Having reviewed the communication records in the case file provided by the Center, the Panel finds that the Center has discharged its responsibility under the Rules, paragraph 2(a), “to employ reasonably available means calculated to achieve actual notice to Respondent”. Therefore, the Panel shall issue its Decision based upon the Complaint, the Policy, the Rules and the Supplemental Rules and without the benefit of a response from the Respondent. See ALDI GmbH & Co. KG v. Wanzhongmedia/Wan Zhong/WhoisPrivacy Limited, WIPO Case No. D2013-1809.
4. Preliminary Matter: Complaint filed by two complainants
The Complaint was filed by Aldi Stores Limited and Aldi GmbH & Co. KG. According to the evidence in the file, Aldi GmbH & Co. KG is the owner of the trademark registrations relied upon in the Complaint. It appears from the Complaint that Aldi Stores Limited is under the common control of Aldi GmbH & Co. KG and is a licensee of the relevant trademark registrations. No evidence of such license was adduced by the Complainant. Although no documentary evidence was produced in this respect, the Panel accepts this statement which is certified in the Complaint to be accurate (for a similar finding see Grupo Televisa, S.A., Televisa, S.A. de C.V., Estrategia Televisa, S.A. de C.V., Videoserpel, Ltd. v. Party Night Inc., a/k/a Peter Carrington, WIPO Case No. D2003-0796). It appears that both Complainants use the trademark ALDI.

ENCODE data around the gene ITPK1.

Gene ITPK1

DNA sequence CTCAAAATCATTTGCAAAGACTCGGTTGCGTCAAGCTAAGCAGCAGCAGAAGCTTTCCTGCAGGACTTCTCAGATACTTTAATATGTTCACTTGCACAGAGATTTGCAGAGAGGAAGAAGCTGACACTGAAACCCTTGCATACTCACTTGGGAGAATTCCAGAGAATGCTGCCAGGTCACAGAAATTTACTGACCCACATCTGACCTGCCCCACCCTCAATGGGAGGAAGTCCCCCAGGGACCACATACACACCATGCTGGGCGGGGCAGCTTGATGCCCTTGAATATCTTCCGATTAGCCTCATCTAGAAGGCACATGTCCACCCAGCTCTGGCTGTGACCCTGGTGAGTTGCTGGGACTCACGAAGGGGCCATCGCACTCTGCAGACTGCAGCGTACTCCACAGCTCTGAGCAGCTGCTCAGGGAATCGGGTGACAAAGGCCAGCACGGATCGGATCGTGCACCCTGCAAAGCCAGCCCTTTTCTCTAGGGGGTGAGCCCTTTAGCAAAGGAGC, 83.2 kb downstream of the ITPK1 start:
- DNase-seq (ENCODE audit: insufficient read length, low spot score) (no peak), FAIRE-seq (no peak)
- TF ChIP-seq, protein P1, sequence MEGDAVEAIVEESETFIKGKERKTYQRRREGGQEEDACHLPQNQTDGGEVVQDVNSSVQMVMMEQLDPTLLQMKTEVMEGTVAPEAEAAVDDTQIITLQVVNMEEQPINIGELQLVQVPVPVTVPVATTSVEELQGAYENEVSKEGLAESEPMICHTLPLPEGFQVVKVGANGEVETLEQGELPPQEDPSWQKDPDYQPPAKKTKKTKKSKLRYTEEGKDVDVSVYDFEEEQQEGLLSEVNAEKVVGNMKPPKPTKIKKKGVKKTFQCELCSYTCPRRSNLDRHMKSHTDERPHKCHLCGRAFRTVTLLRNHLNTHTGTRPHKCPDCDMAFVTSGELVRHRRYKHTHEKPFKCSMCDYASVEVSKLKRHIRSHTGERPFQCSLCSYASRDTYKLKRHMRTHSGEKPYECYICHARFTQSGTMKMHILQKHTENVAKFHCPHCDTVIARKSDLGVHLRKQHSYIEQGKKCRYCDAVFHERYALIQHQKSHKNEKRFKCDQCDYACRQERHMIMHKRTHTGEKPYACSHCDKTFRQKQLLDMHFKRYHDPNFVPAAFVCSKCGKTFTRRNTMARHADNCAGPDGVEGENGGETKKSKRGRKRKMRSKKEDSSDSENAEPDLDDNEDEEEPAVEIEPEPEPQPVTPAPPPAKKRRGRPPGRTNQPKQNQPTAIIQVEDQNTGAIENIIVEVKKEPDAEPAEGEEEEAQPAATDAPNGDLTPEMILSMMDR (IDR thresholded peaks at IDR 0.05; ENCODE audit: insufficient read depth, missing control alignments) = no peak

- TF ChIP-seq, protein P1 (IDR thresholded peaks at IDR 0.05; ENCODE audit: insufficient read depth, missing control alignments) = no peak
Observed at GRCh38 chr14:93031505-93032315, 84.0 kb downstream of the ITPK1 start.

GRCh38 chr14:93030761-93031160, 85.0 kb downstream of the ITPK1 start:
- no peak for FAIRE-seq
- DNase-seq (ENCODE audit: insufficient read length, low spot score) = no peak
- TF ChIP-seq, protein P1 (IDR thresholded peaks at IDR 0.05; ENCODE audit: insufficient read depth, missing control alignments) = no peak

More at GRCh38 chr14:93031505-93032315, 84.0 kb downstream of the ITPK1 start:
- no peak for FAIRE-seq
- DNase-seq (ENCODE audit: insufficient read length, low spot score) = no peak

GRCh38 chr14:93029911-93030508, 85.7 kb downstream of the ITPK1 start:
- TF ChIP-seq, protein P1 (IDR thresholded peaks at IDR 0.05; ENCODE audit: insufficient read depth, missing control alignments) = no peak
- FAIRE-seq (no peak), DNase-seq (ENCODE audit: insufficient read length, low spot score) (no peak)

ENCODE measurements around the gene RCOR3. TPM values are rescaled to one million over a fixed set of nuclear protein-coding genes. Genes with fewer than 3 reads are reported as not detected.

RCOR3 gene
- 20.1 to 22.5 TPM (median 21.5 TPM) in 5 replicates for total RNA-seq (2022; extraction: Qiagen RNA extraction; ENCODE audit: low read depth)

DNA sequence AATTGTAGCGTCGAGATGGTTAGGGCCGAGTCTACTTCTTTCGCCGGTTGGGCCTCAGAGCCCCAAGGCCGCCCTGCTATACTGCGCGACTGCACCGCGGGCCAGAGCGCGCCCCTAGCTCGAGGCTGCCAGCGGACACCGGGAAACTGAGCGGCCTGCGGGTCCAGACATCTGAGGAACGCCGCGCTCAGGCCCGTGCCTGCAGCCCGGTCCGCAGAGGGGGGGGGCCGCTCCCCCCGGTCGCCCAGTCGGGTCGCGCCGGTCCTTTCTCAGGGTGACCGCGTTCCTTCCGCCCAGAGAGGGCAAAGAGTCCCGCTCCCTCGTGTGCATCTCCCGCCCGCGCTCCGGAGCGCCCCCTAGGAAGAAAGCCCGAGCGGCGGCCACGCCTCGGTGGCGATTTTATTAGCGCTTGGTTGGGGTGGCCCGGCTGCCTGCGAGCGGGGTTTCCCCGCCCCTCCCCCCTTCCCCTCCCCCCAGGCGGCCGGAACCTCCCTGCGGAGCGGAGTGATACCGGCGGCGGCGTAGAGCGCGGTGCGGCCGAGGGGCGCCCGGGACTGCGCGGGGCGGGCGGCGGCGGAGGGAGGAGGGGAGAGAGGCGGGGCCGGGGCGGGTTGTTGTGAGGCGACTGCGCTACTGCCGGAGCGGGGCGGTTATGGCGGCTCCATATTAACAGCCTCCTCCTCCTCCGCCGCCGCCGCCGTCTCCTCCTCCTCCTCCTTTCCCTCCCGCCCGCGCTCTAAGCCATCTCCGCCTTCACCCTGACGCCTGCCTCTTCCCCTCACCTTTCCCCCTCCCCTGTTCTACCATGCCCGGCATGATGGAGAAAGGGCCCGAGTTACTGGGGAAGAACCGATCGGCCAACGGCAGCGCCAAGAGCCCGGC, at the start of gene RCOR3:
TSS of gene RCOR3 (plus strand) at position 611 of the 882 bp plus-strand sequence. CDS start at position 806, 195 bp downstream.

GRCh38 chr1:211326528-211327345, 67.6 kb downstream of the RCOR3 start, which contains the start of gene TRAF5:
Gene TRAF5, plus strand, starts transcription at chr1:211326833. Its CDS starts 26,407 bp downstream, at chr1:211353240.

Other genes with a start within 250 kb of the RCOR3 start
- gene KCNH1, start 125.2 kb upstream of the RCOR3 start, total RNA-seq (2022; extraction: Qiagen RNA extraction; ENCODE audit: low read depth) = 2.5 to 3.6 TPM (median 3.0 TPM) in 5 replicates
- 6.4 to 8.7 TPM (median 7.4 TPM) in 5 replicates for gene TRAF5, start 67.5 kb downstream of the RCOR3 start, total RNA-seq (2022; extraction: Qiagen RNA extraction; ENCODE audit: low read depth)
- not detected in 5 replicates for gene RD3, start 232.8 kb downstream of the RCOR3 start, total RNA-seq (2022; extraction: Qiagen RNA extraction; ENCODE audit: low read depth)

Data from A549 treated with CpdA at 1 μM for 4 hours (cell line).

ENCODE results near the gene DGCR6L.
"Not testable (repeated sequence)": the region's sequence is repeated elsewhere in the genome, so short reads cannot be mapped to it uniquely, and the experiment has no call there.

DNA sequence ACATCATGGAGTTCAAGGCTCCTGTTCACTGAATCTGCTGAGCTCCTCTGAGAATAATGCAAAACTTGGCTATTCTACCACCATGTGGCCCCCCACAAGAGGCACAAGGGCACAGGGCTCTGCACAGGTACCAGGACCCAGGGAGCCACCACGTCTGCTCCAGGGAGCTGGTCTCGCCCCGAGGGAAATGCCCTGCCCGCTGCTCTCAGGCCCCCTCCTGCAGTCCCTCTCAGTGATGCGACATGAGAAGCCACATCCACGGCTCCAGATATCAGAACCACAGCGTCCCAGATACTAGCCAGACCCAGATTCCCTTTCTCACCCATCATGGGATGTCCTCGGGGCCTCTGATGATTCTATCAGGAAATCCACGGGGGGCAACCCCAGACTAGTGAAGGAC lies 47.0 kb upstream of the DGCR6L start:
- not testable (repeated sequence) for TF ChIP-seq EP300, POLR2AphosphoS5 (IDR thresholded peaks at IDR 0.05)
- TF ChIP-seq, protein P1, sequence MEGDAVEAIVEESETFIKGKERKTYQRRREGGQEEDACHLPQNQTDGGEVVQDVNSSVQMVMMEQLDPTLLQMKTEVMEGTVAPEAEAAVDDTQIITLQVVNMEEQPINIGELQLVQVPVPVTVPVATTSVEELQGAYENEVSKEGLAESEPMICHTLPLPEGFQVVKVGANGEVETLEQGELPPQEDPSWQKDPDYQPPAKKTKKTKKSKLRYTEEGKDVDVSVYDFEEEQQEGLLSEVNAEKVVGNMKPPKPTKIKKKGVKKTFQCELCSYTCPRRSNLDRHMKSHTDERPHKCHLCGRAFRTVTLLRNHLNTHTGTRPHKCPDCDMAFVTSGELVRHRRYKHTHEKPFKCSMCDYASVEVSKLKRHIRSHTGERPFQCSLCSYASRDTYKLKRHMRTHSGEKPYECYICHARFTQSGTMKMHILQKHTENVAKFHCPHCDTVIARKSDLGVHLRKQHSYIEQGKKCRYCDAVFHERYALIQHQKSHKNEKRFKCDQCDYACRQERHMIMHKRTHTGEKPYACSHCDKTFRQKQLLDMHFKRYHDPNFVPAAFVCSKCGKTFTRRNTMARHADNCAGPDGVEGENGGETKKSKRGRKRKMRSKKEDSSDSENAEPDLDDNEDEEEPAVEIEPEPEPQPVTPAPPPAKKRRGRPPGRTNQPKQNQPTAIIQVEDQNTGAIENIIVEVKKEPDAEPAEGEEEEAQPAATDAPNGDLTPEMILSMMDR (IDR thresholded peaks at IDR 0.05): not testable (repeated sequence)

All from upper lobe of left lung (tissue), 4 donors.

Neither the Policy nor the Rules expressly provide for the possibility that a complaint is filed by more than one complainant. In this context and given the facts of the case, this Panel accepts the designation of Aldi Stores Limited as one of the Complainants in this case. See also Staples, Inc., Staples The Office Superstore, Inc., and Staples Contract and Commercial, Inc. v. SkyLabs Corporation and DL Enterprises, WIPO Case No. D2004-0220. Also, allowing both entities indicated in the Complaint to appear as Complainants is unlikely to cause prejudice to the Respondent. See also Schering-Plough Corporation, Schering Corporation şi afiliaţii şi subsidiarele lor v. Amaltea Impex SRL, WIPO Case No. DRO2009-0008). This Panel will further refer to both Complainants as the “Complainant”.